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Jack Spriggins, Villain

by P. S. Nolf

The weekly BBC program Celebrity Secrets interviews Mrs. Blunderbore, the wife of a large and legendary figure in British literature.

BBC: Welcome, viewers, to Celebrity Secrets. We are here today with a larger than life figure once well known in our country. So tell us, Mrs. Blunderbore, how do you find yourself residing in this lovely, seaside retirement condo along the Costa del Sol in Spain? You are British, correct?

Mrs. Blunderbore: Born and bred in Cornwall, though the Mebyon Kernow or Sons of Cornwall still argue we are Cornish and not British. And the European Union has granted our people — who are called Geons in Cornwall or Geants in the rest of Britain — protected minority status. Not many of us left these days ’cause of the persecutions.

We Geon families, the Ordulphs, Cormorans, Trebiggans, and Blunderbores, prefer living in the high, wild, isolated places of Cornwall. Our hearts call for those lonely promontories and gorges covered in mosses, heather, and furze. I swear our folks have lived there since the Stone Age.

As to how I ended up in Spain, that’s a tale. ’Tis the fault of that vile villain Jack Spriggins.

BBC: Perhaps you can share your personal story with our viewers.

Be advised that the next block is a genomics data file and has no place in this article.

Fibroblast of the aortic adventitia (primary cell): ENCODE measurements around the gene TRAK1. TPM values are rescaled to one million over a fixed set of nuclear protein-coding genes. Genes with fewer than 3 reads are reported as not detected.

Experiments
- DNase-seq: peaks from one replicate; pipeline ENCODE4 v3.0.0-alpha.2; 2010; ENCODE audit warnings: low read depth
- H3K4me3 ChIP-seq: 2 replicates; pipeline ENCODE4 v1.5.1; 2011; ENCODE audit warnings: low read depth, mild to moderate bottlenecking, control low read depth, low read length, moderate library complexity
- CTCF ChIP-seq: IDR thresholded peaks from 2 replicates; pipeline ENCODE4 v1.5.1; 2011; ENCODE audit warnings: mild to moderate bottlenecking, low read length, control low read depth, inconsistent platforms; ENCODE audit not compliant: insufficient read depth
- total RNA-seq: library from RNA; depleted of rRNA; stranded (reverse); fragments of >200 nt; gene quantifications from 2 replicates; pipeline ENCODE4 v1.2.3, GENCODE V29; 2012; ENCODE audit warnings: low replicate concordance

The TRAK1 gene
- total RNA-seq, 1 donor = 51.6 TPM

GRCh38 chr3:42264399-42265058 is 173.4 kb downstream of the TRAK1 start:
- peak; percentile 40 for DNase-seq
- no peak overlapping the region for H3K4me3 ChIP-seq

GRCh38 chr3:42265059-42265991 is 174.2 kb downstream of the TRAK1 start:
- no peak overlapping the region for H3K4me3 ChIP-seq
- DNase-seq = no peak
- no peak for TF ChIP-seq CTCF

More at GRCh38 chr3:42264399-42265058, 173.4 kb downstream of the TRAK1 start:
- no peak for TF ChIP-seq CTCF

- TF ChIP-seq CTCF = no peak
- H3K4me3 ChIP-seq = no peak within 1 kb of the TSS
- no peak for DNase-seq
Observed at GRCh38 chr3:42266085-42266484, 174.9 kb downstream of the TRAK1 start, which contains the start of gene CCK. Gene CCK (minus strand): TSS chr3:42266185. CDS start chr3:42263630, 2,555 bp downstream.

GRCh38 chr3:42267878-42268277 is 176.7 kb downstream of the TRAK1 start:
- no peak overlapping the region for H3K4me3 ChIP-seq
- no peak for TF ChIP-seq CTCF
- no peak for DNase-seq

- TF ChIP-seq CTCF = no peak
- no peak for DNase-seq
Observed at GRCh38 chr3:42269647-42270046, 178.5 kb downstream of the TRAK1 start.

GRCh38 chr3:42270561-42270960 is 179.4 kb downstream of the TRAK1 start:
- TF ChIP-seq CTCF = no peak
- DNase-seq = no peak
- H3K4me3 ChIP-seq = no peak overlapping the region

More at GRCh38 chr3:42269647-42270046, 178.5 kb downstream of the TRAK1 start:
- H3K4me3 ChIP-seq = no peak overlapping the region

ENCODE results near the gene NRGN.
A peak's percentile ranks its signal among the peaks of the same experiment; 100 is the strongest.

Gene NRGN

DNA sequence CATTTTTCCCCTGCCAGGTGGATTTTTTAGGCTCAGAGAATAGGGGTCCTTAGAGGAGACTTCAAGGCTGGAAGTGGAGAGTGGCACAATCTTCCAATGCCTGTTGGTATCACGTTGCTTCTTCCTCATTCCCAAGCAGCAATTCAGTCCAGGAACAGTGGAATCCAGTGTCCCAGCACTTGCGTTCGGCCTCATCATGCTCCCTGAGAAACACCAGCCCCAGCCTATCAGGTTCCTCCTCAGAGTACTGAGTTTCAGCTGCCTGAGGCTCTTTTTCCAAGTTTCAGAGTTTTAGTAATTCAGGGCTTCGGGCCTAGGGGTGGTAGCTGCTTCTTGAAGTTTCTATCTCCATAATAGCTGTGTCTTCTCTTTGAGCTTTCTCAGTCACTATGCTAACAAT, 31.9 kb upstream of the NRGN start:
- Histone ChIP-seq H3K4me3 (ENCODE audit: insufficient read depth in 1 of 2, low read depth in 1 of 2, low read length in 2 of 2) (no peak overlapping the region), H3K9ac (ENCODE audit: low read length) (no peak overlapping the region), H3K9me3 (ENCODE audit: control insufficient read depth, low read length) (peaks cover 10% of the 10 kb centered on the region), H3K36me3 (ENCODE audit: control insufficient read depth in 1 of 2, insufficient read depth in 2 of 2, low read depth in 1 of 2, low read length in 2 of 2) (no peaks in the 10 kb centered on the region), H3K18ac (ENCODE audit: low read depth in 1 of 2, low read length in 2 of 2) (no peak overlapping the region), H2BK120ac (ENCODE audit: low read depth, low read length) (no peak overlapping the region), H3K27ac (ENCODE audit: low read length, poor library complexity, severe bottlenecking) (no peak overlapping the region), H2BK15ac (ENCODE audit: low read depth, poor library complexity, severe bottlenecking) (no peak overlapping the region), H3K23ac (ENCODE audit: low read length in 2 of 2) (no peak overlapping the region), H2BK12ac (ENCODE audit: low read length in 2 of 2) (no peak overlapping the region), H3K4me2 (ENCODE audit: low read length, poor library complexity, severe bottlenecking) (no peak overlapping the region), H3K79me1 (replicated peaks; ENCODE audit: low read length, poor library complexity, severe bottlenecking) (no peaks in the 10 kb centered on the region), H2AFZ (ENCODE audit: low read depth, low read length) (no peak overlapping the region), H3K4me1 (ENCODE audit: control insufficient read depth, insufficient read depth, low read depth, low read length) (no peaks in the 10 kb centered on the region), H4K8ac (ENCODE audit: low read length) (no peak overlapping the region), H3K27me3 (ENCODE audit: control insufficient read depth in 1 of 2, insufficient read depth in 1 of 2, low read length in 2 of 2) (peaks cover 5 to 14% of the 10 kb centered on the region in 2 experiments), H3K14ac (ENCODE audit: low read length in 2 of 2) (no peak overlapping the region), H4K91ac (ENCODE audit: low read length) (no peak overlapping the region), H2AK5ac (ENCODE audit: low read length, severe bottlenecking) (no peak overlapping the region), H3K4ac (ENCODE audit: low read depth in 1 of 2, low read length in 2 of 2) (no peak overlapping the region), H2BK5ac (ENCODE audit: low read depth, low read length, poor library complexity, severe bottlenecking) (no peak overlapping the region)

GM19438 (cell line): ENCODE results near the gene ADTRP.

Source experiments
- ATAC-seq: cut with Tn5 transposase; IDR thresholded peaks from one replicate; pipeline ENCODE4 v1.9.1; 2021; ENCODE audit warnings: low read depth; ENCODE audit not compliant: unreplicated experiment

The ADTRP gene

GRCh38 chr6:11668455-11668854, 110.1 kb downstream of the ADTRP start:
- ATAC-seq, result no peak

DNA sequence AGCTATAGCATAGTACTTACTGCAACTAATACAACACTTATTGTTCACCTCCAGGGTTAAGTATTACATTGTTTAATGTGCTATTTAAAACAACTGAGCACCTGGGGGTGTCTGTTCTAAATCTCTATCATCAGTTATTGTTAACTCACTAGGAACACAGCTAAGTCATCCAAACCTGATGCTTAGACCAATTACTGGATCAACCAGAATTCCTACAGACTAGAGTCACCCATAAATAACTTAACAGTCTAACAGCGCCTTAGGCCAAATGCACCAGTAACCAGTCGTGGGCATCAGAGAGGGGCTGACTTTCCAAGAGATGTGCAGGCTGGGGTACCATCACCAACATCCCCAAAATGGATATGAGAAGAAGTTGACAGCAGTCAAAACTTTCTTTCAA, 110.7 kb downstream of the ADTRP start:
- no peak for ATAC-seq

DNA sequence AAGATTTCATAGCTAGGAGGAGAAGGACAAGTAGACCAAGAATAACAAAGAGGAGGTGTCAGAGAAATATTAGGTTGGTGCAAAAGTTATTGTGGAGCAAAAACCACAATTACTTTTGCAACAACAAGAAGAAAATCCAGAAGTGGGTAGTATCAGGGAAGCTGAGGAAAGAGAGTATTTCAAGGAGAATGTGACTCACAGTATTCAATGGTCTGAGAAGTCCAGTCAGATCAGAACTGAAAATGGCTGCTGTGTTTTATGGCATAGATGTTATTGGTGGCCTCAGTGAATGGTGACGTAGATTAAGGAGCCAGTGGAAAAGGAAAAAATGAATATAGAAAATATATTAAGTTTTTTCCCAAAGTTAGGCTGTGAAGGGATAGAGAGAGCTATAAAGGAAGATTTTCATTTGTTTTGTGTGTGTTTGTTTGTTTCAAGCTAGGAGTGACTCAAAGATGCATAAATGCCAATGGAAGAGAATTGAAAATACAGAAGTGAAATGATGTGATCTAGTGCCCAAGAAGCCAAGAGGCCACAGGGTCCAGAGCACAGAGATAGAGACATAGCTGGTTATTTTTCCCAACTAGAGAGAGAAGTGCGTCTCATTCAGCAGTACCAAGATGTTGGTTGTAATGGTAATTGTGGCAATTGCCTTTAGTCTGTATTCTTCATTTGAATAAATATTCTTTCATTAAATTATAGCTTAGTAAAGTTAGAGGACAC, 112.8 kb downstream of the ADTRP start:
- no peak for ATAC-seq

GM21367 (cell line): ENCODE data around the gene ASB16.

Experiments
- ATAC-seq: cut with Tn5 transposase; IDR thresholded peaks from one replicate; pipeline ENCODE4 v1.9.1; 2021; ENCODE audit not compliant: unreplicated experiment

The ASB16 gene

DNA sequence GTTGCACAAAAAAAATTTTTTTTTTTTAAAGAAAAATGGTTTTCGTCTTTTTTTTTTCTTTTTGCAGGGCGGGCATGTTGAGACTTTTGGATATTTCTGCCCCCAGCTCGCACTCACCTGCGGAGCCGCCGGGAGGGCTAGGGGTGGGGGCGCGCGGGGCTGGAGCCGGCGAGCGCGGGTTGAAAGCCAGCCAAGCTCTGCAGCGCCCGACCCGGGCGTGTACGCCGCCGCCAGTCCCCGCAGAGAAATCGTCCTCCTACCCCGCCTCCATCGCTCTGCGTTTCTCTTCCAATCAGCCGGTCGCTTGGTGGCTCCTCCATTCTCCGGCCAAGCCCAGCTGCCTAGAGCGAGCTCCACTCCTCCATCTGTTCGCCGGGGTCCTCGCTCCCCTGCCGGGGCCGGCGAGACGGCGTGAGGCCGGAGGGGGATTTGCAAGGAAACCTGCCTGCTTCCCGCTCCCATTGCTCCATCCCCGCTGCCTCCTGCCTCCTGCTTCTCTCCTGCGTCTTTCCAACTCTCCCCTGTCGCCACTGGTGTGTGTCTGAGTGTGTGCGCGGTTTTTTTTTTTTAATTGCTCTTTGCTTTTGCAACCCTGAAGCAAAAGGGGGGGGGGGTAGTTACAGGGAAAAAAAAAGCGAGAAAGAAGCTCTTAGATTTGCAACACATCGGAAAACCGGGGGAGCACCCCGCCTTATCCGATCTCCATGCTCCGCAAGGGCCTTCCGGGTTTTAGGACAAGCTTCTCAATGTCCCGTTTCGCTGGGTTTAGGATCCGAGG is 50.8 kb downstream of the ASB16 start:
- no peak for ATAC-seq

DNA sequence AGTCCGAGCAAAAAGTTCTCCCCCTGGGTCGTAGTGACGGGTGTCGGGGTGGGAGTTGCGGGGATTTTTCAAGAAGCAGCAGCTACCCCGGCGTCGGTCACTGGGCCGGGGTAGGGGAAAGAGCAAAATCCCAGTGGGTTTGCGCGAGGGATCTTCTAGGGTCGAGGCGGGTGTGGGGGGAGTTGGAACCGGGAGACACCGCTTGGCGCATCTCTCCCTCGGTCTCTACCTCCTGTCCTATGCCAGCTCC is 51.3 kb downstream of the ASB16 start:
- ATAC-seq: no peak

Mrs. Blunderbore: Well...Mr. Blunderbore and me, we were still newlyweds. We had been married for fifty years. That still counts as newly wedded bliss for Geons. We lived at Fernacre Cottage along the slopes of Rough Tor. We had a fine, big, granite house with a slate roof, not one of those flimsy, thatched affairs common along the Cornish coast. I was still struggling with how best to arrange the household. My ma had gone for a long visit to relatives in Iceland and couldna give me advice.

One day, this bedraggled boy, name of Jack Spriggins, showed up on my doorstep. He and his poor, widowed mother were starving. I didna like the looks of him. His eyes had a lazy, dishonest shift about ’em.

BBC: Why did you hire Jack if he looked like such a bad sprout?

Mrs. Blunderbore: Mr. Blunderbore always had such a soft heart. We hired Jack as a page to shine boots, clean silver, and do other household chores.

The work was easy enough. But Jack was always hiding away for a nap. Once I even caught him sleeping in the stew pot, I did. Even so, Mr. Blunderbore insisted we let him eat with us, not the usual arrangement for servants, let me say. I also had to send Jack home every day with a nice, cooked meal for his ma.

One day our harp called out: “Master, Master, I am being stolen.” Jack said he was just taking it to the doorway where the light was better for cleaning. I wanted to let him go then and there.

BBC: Why would you continue to employ such a lying servant?

Mrs. Blunderbore: Mr. Blunderbore, such a naive soul, believed Jack. As a measure of trust, Mr. Blunderbore decided to show off his greatest prize to Jack. He asked me to bring our sweet, little brown hen into the kitchen. “Lay,” he said, and the hen laid a golden egg. “Lay,” and another golden egg appeared. Mr. Blunderbore was easily amused. You should have seen the size of Jack’s eyes when he saw those golden eggs.